At times Berlin joins with the lighter side of the book. For example, there are chapter titles such as Wine and Women, Sex and Spies, Riots and Revelry, as well as Party Favors, and Alls Well That Ends Well.

Berlin notes that unlike the other biblical book set entirely in the Diaspora, Daniel, no mention of any dietary observance is mentioned here . . .[which] marks Esther as being different from other biblical and apocryphal books . . . [although the] Rabbis were eager to fill this gap and assure us that Esther did not partake of nonkosher food (27).

The book of Esther is all that, but it is so much more. In fact, for all the trauma and drama (and probably melodrama as well) that can be found in the book, there are very dark sides to this work.

Obviously, the commentary covers the full biblical book including the very bloodthirsty and vengeful closing chapters (by the way, most people are unaware that the story continues following the downfall of Haman in chapter seven). Here Berlin notes how the story connects with the holiday of Purim. She also writes of the scenes of violence and revenge on a major scale in the form of the massacre by the Jews of over 75,000 non-Jews and how these particular chapters did not resonate well with later readers, especially Christians, and many Jews, too (81).

Yet, for all its strange and hard to credit plot, the book rings true, certainly at the level of a high ranking official who wants to make it state policy to annihilate the Jewish population. Taken in the light of Jewish history in Europe in the Middle Ages, and how much more so throughout the brutality of the twentieth century, from Kishinev to the Shoah, there is on some level a sense of reality to this book.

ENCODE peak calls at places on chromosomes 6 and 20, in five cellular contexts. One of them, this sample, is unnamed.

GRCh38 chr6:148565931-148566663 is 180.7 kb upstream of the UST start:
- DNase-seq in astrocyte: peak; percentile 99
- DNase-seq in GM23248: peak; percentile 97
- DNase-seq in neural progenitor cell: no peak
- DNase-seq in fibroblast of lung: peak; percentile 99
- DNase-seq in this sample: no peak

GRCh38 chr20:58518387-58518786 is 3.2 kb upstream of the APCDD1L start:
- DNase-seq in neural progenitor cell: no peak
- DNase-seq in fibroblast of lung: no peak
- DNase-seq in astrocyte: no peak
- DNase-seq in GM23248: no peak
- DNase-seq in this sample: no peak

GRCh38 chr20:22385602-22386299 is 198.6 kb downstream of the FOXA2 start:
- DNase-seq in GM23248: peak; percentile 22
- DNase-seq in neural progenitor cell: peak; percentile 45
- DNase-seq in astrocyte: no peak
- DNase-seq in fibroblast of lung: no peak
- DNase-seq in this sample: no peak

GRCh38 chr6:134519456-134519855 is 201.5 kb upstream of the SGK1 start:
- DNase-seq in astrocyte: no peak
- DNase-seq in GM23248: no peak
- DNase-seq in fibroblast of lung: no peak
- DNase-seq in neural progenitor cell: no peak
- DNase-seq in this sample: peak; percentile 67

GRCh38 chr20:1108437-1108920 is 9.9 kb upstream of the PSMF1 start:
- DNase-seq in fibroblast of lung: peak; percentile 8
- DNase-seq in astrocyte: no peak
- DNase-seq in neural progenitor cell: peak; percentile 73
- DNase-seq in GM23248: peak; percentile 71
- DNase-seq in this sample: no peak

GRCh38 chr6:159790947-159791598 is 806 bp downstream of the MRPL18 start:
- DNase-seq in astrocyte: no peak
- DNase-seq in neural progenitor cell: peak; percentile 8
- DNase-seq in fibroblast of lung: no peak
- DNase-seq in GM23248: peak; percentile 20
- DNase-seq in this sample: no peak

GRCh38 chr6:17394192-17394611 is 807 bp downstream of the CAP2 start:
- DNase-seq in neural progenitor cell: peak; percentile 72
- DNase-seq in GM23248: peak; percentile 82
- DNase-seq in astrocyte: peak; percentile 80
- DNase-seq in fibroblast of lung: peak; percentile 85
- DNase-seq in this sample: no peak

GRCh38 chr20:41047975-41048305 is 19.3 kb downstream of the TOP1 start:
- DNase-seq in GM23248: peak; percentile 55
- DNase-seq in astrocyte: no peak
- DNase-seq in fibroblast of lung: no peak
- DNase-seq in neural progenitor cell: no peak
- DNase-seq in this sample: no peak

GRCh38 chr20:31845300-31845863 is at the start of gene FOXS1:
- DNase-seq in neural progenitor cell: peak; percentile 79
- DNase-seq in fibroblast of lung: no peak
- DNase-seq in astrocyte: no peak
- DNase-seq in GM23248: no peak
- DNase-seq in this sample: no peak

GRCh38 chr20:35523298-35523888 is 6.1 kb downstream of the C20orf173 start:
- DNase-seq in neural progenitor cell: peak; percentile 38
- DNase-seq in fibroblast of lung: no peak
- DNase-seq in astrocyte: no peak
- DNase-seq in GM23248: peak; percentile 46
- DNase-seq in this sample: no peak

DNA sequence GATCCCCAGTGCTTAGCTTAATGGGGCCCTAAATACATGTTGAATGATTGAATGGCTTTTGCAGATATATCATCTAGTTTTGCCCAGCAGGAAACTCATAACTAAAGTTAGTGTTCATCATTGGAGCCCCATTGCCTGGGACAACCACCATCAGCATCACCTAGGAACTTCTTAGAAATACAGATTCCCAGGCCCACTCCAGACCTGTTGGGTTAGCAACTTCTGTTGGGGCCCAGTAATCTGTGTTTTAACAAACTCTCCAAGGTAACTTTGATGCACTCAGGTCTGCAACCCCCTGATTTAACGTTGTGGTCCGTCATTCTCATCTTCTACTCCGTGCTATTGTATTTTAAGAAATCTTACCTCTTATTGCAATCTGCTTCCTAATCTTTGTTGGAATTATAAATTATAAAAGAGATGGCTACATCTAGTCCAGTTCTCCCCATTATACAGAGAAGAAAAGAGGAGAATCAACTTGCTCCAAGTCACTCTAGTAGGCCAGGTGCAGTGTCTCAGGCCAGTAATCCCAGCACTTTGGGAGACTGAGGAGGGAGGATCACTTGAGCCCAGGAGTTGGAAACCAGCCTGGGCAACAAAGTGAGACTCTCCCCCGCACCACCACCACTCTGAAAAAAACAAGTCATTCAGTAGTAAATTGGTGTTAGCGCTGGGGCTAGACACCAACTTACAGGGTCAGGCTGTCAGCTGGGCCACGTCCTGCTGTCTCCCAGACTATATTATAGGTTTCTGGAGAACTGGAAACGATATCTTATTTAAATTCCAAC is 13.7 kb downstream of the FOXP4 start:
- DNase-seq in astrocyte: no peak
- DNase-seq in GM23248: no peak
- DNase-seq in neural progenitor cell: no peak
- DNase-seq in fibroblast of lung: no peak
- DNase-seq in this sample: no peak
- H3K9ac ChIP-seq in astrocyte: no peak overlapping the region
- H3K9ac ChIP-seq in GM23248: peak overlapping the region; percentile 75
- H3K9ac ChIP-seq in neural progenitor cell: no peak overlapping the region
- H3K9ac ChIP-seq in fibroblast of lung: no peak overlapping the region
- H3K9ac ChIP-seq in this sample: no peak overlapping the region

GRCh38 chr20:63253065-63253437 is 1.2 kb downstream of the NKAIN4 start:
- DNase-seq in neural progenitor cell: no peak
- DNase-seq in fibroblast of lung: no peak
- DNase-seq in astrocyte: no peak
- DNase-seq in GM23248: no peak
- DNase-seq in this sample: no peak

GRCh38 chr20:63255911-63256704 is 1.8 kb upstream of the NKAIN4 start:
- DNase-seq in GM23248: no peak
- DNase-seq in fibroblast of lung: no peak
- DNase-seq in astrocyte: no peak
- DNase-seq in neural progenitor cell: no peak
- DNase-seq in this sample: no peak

There is further side to the book of Esther: the treatment of women. All readers, but especially women should approach this biblical work cautiously; there is more than hijinks and frivolity. Berlin, however, explains that her commentary focuses on a literary approach. Accordingly, I have not posed questions about the roles of women versus men, the relationship of sex and power that are in play in the story, and similar questions that reflect modern feminist ways of reading (p. lv). Had Berlin addressed these subjects, she may have come to a similar conclusion as did Michael V. Fox, who wrote (Character and Ideology in the Book of Esther, second edition, 1991) the author of Esther is something of a protofeminist. This book is the only one in the Bible with a conscious and sustained interest in sexual politics . . . The book certainly does not align itself with the mens side in the conflict. Perhaps alone in the Bible, this author is aware of female subservience and is cynical about the masculine qualities that require it. Other authors have addressed the book from the perspective of sexual politics, and those articles and books bear reading, but that is another matter. Berlins literary approach to the book of Esther is a very well done, and filled with important information. 







Women in Judaism: A Multidisciplinary Journal Spring 2012 Volume 9 Number 1

ISSN 1209-9392

2012 Women in Judaism, Inc.